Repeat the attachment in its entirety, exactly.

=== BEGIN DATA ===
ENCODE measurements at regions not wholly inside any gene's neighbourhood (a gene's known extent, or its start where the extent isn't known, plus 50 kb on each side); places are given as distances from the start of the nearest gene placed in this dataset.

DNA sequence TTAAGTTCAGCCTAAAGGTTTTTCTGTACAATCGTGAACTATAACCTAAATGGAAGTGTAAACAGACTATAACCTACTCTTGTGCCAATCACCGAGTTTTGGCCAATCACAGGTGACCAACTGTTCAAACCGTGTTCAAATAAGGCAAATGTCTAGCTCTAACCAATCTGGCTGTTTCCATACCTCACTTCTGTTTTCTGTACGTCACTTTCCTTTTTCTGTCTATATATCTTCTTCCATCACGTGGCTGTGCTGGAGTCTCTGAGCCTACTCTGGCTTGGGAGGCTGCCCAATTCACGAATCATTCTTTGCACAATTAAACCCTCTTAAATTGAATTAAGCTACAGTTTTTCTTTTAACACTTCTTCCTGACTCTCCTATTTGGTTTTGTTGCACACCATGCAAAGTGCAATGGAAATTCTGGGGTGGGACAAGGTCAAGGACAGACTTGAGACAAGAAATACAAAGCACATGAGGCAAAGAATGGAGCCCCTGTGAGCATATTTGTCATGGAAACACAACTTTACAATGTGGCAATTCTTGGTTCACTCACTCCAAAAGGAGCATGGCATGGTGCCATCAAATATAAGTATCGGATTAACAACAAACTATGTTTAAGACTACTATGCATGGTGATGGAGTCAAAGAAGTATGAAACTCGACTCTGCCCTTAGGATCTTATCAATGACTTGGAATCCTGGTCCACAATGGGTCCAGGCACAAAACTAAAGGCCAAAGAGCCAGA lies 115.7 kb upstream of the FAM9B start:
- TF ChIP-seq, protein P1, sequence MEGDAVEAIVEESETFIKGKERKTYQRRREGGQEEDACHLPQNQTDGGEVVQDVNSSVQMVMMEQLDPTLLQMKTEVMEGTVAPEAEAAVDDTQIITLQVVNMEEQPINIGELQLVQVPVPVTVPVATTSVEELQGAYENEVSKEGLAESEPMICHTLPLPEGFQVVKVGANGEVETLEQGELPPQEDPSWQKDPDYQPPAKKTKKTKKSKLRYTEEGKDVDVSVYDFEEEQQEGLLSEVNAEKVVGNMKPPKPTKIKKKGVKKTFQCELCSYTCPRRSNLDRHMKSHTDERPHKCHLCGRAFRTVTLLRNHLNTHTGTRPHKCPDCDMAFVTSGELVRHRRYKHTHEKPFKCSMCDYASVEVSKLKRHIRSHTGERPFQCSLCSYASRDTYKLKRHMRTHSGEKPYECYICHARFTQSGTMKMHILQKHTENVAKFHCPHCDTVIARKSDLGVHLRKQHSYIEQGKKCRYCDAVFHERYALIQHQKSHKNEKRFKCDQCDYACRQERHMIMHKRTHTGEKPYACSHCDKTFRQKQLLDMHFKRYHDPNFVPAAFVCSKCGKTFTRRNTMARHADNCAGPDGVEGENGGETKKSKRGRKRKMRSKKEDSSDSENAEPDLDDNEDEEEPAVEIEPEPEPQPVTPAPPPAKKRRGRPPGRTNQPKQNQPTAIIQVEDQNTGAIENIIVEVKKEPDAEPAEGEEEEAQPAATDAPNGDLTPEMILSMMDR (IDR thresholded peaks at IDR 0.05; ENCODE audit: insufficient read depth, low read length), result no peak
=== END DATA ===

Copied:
ENCODE measurements at regions not wholly inside any gene's neighbourhood (a gene's known extent, or its start where the extent isn't known, plus 50 kb on each side); places are given as distances from the start of the nearest gene placed in this dataset.

DNA sequence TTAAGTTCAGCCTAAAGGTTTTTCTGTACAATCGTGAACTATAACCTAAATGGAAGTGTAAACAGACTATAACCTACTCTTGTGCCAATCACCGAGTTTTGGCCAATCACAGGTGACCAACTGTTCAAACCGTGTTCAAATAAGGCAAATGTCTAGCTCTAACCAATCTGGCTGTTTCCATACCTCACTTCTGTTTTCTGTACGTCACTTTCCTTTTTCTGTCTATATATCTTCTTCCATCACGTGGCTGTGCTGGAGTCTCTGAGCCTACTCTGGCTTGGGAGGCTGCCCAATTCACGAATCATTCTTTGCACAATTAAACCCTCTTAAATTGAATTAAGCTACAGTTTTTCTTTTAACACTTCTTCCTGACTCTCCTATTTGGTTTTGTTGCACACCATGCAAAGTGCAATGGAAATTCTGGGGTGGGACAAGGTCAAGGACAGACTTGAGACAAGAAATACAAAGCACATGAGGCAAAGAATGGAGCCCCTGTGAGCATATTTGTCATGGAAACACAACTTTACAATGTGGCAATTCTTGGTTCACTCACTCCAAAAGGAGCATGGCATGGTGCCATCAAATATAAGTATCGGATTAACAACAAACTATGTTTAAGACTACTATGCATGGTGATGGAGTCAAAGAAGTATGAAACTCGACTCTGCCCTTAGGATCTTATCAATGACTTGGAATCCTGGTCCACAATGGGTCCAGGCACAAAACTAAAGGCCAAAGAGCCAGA lies 115.7 kb upstream of the FAM9B start:
- TF ChIP-seq, protein P1, sequence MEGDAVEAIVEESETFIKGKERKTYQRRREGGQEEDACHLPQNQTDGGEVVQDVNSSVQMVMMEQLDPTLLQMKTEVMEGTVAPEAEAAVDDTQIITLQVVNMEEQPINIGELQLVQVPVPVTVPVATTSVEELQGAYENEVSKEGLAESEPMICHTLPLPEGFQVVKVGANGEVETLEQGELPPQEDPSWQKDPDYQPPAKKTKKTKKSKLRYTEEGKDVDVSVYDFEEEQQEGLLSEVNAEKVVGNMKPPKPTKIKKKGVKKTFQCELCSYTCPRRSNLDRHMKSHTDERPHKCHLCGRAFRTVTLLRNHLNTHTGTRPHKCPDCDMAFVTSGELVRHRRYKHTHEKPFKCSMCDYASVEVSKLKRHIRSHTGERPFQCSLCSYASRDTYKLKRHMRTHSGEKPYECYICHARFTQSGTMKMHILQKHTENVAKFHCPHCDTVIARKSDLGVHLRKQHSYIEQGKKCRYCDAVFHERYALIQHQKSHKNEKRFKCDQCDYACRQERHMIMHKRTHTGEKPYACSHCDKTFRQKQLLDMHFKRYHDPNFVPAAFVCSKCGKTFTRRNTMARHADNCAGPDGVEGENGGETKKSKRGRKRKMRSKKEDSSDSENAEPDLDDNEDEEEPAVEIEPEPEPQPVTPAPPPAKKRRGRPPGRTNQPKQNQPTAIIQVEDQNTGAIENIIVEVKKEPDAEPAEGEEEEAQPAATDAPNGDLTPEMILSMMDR (IDR thresholded peaks at IDR 0.05; ENCODE audit: insufficient read depth, low read length), result no peak